and passed over 1 billion downloads on iTunes. In the first fiscal quarter of 2006. Apple is able to give its customers the product enhancements they really want instead of guessing what the whims of the customers might be. This attention to what customers want—form. and individuality—has paid off more than anyone could have ever guessed. ease of use. And. For starters. the highest in the company’s history. Apple has sold over 42 million iPods. they build products that their faithful want. Apple doesn’t just build products. To date. as well as employee discounts at the company store. They continually gather feedback for Apple and look for Mac success stories to share. Apple also asks individuals who run successful Mac User Groups in their communities to participate and to help Apple work with less successful user groups in the region. By following this game plan.solely on the boring technological aspects of the devices. 17 . Apple hosts a User Group University at Macworld expo where leaders from Mac UserGroups— those essentially independent clubs started by Apple aficionados—meet with each other for a full day of workshops and conversations about Apple’s latest products. they have a variety of interesting ways of preaching and listening to the choir. leading them to $565 million in revenue. Apple showers all attendees with free logo merchandise. Apple realized that people don’t just want to carry music. they want to jam out to songs that reflect their personalities. Apple reported sales of over 14 million iPods. Not only does Apple come away with invaluable feedback from a great group of customers. but it reenergizes the key faithful.

Customer loyalty Robust markets have seen companies suffer from the ‘Revolving Door Syndrome’. while some remain mere brands. Racing through difficult terrains. and promoting interaction among proud owners. The Bug still is the passion of millions. dedicated to restoring and driving old Bugs. In fact. and yet others slip into oblivion? The answer to this question lies in understanding the DNA of Cult brands realised Matthew W Ragas – co-author of the best selling book The Power of Cult Branding. The mystique charm of the Bug and the emotional connection it makes with its owners made the company relaunch the car in 1999.CONCLUCION The Bug hit the roads with a vroom in the year 1938. when it went into mass production. outpaced Henry Ford’s T-model as the world’s best selling automobile in 1981. This means that companies experience high customer attrition rates and face low customer loyalty. What fascinates marketers and business pundits about the Beetle is how it managed to stay at the top of Maslow’s Hierarchy of Needs for five decades. Its passion like this that makes it a Cult Brand. VW had stopped importing the Bug into the US market since 1977. He decided to scrutinise ‘cult brands’ and break down their success formula into actionable points. Volkswagen Beetle aka The Bug. There are hundreds of active fan clubs. This syndrome has left business pundits and academicians pondering about: Why do some brands enjoy deep customer loyalty and become ‘cult brands’. Rallies and meets of classic Beetles still cast a magic spell on thousands of obsessed ‘Beetlers’. While many sporty sprites slip out of the fast lane into the deserted streets of oblivion. Defining a cult brand 18 .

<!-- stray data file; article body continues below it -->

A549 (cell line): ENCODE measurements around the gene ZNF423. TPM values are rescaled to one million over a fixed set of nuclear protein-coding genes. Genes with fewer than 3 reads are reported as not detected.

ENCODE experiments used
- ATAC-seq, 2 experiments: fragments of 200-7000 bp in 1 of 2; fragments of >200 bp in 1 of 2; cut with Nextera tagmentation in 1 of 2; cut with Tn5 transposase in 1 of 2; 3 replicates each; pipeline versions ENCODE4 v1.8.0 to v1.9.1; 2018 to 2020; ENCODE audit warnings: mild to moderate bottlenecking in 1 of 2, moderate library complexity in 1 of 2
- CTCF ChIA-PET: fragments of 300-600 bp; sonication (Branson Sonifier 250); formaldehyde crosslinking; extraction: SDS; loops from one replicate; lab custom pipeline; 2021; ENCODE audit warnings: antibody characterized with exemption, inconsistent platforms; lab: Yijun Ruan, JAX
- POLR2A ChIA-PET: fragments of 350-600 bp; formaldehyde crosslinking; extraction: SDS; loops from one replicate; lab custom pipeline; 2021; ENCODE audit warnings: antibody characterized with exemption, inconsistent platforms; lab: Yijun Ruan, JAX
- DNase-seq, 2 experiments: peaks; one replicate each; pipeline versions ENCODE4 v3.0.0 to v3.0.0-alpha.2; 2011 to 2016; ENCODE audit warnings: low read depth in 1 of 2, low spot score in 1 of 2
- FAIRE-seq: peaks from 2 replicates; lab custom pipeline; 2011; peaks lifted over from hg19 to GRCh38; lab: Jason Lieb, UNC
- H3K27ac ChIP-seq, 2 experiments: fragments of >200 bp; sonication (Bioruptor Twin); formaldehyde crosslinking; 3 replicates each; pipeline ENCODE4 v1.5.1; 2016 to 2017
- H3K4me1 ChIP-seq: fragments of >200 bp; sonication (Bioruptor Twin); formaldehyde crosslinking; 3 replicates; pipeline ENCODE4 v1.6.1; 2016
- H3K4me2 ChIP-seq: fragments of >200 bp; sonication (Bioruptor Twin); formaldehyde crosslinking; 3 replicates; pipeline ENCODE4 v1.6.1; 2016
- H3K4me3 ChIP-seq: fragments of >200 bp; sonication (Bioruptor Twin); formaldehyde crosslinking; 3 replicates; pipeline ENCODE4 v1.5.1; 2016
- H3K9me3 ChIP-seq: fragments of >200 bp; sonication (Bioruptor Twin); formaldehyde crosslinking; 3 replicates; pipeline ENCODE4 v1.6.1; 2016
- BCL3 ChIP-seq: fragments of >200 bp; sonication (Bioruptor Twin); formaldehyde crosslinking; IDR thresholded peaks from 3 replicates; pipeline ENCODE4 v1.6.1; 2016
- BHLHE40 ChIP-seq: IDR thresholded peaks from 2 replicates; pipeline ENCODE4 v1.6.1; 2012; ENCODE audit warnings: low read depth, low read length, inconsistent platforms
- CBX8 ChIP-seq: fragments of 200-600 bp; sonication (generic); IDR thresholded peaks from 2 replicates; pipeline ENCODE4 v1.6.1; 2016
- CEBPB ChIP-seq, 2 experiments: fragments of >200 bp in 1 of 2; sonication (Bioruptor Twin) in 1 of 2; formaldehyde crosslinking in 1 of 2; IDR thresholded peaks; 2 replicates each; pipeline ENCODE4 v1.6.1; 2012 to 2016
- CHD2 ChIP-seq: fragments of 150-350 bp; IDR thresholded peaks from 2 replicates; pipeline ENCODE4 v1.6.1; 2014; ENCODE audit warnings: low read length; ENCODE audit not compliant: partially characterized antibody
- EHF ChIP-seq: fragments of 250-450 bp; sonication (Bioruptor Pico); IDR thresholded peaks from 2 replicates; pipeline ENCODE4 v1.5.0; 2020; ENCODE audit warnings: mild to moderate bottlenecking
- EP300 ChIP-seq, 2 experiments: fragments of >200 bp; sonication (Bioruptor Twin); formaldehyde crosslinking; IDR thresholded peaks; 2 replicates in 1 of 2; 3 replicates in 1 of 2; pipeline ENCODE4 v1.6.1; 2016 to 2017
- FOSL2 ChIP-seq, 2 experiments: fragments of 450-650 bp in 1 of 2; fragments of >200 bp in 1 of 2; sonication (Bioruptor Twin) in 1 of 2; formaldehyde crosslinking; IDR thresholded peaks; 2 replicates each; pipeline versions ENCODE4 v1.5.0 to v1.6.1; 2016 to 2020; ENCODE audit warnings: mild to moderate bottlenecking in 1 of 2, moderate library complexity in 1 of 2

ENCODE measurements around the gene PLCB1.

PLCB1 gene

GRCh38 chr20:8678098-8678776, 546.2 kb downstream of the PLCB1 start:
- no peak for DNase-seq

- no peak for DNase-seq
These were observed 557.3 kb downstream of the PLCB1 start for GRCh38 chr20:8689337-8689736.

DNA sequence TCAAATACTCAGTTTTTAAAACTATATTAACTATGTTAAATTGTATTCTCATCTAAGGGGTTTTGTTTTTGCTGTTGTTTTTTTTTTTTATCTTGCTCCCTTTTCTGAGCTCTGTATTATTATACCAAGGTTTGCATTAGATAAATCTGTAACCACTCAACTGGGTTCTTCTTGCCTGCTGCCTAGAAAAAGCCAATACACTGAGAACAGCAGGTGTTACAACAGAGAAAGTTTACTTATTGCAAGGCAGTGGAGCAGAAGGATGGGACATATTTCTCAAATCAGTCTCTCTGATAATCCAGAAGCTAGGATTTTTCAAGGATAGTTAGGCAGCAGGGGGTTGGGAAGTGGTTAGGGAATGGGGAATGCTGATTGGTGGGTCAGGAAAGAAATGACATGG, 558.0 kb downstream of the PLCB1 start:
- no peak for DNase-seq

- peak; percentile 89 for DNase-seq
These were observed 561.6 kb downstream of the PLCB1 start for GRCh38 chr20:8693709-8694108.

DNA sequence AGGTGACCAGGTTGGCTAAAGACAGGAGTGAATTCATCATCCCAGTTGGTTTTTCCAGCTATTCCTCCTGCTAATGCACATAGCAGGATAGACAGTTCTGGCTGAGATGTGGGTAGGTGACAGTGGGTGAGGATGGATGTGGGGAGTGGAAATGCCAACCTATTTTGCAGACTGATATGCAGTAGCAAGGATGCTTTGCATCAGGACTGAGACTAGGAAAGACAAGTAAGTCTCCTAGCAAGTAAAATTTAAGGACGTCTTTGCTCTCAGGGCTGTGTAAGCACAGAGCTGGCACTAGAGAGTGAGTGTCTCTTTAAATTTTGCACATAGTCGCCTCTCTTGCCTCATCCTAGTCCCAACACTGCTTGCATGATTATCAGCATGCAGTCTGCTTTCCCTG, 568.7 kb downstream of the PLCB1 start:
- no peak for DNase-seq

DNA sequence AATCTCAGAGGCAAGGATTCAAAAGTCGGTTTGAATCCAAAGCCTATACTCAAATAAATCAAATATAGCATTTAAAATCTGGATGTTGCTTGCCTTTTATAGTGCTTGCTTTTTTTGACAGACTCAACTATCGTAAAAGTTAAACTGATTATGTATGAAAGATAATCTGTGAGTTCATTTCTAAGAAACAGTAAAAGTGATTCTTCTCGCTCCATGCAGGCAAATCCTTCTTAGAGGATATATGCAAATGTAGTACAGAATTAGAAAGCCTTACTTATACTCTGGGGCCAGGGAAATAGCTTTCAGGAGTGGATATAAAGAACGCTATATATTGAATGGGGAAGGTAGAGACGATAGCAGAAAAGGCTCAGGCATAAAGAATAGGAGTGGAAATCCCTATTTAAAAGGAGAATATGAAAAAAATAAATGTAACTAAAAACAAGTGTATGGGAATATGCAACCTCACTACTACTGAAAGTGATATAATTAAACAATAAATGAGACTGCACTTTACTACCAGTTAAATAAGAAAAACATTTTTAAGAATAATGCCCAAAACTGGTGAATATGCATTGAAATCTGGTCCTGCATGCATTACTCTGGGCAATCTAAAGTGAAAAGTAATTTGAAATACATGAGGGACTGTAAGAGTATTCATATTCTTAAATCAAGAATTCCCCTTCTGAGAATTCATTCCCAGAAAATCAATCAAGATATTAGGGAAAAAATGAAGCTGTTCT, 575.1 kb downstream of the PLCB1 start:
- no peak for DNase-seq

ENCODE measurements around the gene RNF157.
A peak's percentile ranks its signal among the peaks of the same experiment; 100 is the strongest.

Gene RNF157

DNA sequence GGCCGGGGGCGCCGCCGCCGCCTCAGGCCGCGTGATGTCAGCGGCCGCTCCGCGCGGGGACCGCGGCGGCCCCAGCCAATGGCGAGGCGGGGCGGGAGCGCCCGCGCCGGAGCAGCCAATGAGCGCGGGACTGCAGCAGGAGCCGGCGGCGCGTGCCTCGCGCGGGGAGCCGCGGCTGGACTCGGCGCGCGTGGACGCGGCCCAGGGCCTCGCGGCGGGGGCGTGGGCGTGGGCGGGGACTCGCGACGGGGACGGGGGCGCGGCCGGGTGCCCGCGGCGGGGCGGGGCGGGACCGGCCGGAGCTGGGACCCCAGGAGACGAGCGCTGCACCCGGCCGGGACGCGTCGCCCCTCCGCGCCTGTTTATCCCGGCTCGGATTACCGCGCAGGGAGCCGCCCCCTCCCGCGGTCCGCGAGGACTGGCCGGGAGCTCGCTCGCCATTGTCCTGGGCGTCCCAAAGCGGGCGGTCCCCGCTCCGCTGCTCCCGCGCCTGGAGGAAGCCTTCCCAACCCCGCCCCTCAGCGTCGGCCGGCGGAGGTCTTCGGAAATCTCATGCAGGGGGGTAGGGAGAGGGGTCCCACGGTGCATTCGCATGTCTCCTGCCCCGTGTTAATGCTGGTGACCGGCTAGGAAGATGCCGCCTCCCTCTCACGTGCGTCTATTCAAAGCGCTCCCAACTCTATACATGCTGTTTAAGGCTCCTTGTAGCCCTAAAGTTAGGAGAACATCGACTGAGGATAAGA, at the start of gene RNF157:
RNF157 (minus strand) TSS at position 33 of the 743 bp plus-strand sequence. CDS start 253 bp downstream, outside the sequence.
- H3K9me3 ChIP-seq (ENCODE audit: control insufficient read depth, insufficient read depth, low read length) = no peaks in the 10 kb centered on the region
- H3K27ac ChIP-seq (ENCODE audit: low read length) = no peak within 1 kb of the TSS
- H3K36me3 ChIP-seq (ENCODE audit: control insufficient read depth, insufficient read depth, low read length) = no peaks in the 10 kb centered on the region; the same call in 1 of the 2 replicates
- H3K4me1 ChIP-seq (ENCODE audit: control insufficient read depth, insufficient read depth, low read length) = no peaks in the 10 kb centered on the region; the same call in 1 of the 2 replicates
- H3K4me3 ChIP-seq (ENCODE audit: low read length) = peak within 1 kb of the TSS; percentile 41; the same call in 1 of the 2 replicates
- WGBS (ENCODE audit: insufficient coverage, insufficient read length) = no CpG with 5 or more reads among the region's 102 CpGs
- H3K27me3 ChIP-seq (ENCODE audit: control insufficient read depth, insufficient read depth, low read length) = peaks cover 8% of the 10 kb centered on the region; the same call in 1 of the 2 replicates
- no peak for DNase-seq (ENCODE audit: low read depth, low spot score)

benign cults are harmless and fulfill the emotional wants and desires of their followers in a positive and meaningful manner. Volkswagen Beetle. Benign cults and their followers cherish a mutually beneficial 19 . Benign cults are candid in their mission and goals.Ragas defines a cult brand as those that make a deep impact and establish an emotional connection with the customer. Interestingly. They are: Star Trek.something that is absent among brands with ‘mass appeal’.almost obsessive about them . Pepsi. Besides. marketers assume that spending staggering amounts to build brand awareness assures their products a cult brand status. renowned thought-reformspecialist. Companies like Coke. but they aren’t always fervent about it. Quite like the Harley-Davidson! Awesome Nine Ragas and his co-author BJ Bueno identified nine such brands that perfectly fit the definition of cult brands. all these brands began their journey on a shoestring budget.and Vans shoes. WWE (World Wrestling Entertainment). followers of cult brands see no viable alternative for them in the market. They have the power to convert their customers into brand evangelists. Oprah Winfrey. These are the brands that enjoy the most fanatical and loyal customer following. Linux. Apple. Jimmy Buffet. According to Rick Ross. Ironically. Cult brands Vs Benign cults Business pundits draw a comparison between cult brands and benign cults. and consistently connect with their customers at the very highest levels of Maslow’s Hierarchy of Needs. What gives brands their cult status is that customers become passionate . yet they are miles away from being cult brands! The reason: Consumers might enjoy having a Coke or eating a burger. Microsoft. Walt Disney and McDonald’s might have the largest marketing budgets. Brand awareness – half the battle won More often than not. Harley-Davidson. building brand awareness is only half the solution. none of these brands can brag of strong customer relationships that score high on Maslow’s Hierarchy of Needs. More importantly.